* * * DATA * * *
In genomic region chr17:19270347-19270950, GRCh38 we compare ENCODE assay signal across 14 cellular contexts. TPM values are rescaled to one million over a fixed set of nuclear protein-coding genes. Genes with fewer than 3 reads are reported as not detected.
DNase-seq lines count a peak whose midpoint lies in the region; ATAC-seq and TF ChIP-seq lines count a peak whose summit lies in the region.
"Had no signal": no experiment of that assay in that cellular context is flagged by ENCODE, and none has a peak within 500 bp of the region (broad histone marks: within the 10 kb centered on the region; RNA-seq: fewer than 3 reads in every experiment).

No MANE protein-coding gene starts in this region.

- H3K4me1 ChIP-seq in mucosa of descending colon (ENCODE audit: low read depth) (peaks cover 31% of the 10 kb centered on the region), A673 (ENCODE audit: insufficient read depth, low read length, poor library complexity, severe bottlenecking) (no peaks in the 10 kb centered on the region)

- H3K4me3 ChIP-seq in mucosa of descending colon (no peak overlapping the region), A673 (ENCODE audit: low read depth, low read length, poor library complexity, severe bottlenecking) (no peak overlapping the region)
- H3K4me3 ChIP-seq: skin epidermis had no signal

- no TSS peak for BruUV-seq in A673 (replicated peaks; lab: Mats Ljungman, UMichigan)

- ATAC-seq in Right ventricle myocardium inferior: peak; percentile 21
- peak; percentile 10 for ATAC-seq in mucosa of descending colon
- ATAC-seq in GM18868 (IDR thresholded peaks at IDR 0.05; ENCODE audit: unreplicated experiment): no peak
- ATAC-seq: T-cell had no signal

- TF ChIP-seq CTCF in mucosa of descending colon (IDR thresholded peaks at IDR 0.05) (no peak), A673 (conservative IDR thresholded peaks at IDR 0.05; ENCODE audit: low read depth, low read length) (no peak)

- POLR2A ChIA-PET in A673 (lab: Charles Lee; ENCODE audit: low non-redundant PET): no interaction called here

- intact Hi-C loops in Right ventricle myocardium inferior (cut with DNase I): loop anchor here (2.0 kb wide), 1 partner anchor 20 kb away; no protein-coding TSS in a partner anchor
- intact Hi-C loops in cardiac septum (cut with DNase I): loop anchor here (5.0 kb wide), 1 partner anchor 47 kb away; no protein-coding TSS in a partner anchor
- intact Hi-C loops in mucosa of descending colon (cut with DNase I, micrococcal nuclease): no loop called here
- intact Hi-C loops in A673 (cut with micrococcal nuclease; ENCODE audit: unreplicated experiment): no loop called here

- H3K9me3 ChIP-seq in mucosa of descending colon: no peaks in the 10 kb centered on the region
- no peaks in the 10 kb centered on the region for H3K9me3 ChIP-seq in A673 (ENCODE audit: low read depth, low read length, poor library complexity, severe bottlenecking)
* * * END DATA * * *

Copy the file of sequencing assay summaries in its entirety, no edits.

In genomic region chr17:19270347-19270950, GRCh38 we compare ENCODE assay signal across 14 cellular contexts. TPM values are rescaled to one million over a fixed set of nuclear protein-coding genes. Genes with fewer than 3 reads are reported as not detected.
DNase-seq lines count a peak whose midpoint lies in the region; ATAC-seq and TF ChIP-seq lines count a peak whose summit lies in the region.
"Had no signal": no experiment of that assay in that cellular context is flagged by ENCODE, and none has a peak within 500 bp of the region (broad histone marks: within the 10 kb centered on the region; RNA-seq: fewer than 3 reads in every experiment).

No MANE protein-coding gene starts in this region.

- H3K4me1 ChIP-seq in mucosa of descending colon (ENCODE audit: low read depth) (peaks cover 31% of the 10 kb centered on the region), A673 (ENCODE audit: insufficient read depth, low read length, poor library complexity, severe bottlenecking) (no peaks in the 10 kb centered on the region)

- H3K4me3 ChIP-seq in mucosa of descending colon (no peak overlapping the region), A673 (ENCODE audit: low read depth, low read length, poor library complexity, severe bottlenecking) (no peak overlapping the region)
- H3K4me3 ChIP-seq: skin epidermis had no signal

- no TSS peak for BruUV-seq in A673 (replicated peaks; lab: Mats Ljungman, UMichigan)

- ATAC-seq in Right ventricle myocardium inferior: peak; percentile 21
- peak; percentile 10 for ATAC-seq in mucosa of descending colon
- ATAC-seq in GM18868 (IDR thresholded peaks at IDR 0.05; ENCODE audit: unreplicated experiment): no peak
- ATAC-seq: T-cell had no signal

- TF ChIP-seq CTCF in mucosa of descending colon (IDR thresholded peaks at IDR 0.05) (no peak), A673 (conservative IDR thresholded peaks at IDR 0.05; ENCODE audit: low read depth, low read length) (no peak)

- POLR2A ChIA-PET in A673 (lab: Charles Lee; ENCODE audit: low non-redundant PET): no interaction called here

- intact Hi-C loops in Right ventricle myocardium inferior (cut with DNase I): loop anchor here (2.0 kb wide), 1 partner anchor 20 kb away; no protein-coding TSS in a partner anchor
- intact Hi-C loops in cardiac septum (cut with DNase I): loop anchor here (5.0 kb wide), 1 partner anchor 47 kb away; no protein-coding TSS in a partner anchor
- intact Hi-C loops in mucosa of descending colon (cut with DNase I, micrococcal nuclease): no loop called here
- intact Hi-C loops in A673 (cut with micrococcal nuclease; ENCODE audit: unreplicated experiment): no loop called here

- H3K9me3 ChIP-seq in mucosa of descending colon: no peaks in the 10 kb centered on the region
- no peaks in the 10 kb centered on the region for H3K9me3 ChIP-seq in A673 (ENCODE audit: low read depth, low read length, poor library complexity, severe bottlenecking)